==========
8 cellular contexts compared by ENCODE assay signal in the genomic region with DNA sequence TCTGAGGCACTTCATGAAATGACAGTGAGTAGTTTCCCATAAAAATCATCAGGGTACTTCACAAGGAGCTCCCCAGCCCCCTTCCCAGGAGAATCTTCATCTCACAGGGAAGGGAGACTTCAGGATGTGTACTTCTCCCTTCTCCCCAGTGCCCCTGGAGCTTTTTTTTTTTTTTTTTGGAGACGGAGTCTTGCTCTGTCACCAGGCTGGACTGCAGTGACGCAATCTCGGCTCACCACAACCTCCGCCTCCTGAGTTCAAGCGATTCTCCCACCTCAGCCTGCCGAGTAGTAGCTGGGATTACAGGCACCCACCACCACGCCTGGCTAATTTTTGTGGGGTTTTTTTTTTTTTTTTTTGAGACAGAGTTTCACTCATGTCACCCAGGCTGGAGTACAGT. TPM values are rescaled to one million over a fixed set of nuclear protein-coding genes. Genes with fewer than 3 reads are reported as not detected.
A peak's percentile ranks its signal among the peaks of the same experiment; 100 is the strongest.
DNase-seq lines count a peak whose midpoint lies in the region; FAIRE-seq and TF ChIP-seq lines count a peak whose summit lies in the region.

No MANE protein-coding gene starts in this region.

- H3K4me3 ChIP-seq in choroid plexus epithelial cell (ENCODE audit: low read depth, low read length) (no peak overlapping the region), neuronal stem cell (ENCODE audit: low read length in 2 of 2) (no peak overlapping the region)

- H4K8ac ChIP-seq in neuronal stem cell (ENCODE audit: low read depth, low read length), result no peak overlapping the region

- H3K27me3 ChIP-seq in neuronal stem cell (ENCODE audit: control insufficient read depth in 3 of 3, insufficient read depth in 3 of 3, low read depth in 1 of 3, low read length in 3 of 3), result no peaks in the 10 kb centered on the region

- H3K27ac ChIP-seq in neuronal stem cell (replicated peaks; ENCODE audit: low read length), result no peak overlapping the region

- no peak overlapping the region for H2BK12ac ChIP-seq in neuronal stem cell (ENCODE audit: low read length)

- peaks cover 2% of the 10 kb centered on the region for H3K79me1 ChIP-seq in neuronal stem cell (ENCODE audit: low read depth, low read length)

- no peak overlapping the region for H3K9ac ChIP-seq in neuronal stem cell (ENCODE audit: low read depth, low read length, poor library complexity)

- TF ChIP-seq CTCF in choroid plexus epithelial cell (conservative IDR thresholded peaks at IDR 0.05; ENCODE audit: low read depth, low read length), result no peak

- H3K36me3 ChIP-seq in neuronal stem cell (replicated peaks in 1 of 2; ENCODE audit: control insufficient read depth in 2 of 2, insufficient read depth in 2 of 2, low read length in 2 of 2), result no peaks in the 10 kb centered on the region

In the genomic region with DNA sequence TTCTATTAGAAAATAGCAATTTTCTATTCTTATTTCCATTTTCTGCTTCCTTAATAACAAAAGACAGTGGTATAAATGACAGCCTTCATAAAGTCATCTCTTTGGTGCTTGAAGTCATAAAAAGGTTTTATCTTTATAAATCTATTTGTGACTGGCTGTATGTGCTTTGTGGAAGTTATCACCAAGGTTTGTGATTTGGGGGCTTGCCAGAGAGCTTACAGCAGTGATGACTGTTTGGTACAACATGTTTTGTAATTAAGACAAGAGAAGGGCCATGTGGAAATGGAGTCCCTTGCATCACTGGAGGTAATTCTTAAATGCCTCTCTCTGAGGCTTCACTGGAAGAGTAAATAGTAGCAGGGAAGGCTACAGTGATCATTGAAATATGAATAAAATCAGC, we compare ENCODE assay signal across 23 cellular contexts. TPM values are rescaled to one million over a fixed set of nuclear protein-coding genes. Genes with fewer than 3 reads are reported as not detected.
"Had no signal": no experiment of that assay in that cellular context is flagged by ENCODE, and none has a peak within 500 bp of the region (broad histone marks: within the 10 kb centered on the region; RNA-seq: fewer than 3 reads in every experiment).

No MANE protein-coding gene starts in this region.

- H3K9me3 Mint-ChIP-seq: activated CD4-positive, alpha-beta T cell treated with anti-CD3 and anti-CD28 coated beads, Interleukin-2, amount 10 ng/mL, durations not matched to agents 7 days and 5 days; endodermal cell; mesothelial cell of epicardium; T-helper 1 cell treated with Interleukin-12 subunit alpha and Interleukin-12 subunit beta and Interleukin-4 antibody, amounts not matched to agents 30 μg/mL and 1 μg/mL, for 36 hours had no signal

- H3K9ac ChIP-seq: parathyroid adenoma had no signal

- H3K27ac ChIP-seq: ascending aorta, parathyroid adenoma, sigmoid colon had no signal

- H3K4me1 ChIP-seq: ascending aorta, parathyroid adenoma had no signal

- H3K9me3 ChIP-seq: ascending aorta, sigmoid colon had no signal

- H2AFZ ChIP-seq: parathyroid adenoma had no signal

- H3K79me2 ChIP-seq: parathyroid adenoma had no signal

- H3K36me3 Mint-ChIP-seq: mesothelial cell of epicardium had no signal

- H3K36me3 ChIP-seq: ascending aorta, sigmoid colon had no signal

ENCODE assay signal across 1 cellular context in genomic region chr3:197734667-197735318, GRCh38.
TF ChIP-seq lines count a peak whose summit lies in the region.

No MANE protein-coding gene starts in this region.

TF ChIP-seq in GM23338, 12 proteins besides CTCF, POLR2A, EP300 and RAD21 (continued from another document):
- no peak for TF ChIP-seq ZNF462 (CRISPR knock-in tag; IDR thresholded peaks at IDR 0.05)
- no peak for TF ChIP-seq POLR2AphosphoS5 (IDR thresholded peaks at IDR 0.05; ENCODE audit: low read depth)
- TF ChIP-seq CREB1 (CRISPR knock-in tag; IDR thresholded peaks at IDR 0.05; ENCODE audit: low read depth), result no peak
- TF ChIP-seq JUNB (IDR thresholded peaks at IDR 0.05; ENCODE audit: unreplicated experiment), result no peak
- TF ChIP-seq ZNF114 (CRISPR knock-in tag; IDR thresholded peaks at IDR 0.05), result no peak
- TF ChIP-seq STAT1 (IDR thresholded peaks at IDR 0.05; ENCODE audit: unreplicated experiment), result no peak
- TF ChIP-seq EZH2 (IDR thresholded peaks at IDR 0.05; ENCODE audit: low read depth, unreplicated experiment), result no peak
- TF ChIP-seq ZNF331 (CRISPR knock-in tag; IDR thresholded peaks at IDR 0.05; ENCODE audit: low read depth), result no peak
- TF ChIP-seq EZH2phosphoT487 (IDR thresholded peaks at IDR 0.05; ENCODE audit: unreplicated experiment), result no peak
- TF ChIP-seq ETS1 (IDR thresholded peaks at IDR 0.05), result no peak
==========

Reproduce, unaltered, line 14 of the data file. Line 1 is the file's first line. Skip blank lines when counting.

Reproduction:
In the genomic region with DNA sequence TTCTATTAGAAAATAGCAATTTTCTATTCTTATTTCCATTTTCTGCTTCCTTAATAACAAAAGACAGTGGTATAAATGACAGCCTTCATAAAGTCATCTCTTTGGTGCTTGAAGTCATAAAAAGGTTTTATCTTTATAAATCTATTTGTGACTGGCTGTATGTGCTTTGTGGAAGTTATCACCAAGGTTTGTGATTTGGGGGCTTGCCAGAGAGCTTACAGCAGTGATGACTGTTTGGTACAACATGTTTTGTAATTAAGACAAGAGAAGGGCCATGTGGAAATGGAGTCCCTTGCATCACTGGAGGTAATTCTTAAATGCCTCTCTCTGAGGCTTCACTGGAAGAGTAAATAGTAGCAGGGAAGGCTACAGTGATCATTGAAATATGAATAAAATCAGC, we compare ENCODE assay signal across 23 cellular contexts. TPM values are rescaled to one million over a fixed set of nuclear protein-coding genes. Genes with fewer than 3 reads are reported as not detected.